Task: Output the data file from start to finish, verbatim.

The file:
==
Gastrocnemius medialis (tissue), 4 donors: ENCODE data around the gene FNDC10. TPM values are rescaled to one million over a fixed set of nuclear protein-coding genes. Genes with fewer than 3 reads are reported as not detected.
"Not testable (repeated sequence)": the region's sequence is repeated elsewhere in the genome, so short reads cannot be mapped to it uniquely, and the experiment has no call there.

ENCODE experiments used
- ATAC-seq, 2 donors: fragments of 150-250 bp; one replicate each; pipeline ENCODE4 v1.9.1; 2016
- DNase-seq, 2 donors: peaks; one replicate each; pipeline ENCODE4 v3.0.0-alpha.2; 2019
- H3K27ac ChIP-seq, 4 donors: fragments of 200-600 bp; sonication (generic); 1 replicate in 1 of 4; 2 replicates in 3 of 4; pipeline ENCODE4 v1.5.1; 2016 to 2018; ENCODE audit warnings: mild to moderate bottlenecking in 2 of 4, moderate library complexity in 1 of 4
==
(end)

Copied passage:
Gastrocnemius medialis (tissue), 4 donors: ENCODE data around the gene FNDC10. TPM values are rescaled to one million over a fixed set of nuclear protein-coding genes. Genes with fewer than 3 reads are reported as not detected.
"Not testable (repeated sequence)": the region's sequence is repeated elsewhere in the genome, so short reads cannot be mapped to it uniquely, and the experiment has no call there.

ENCODE experiments used
- ATAC-seq, 2 donors: fragments of 150-250 bp; one replicate each; pipeline ENCODE4 v1.9.1; 2016
- DNase-seq, 2 donors: peaks; one replicate each; pipeline ENCODE4 v3.0.0-alpha.2; 2019
- H3K27ac ChIP-seq, 4 donors: fragments of 200-600 bp; sonication (generic); 1 replicate in 1 of 4; 2 replicates in 3 of 4; pipeline ENCODE4 v1.5.1; 2016 to 2018; ENCODE audit warnings: mild to moderate bottlenecking in 2 of 4, moderate library complexity in 1 of 4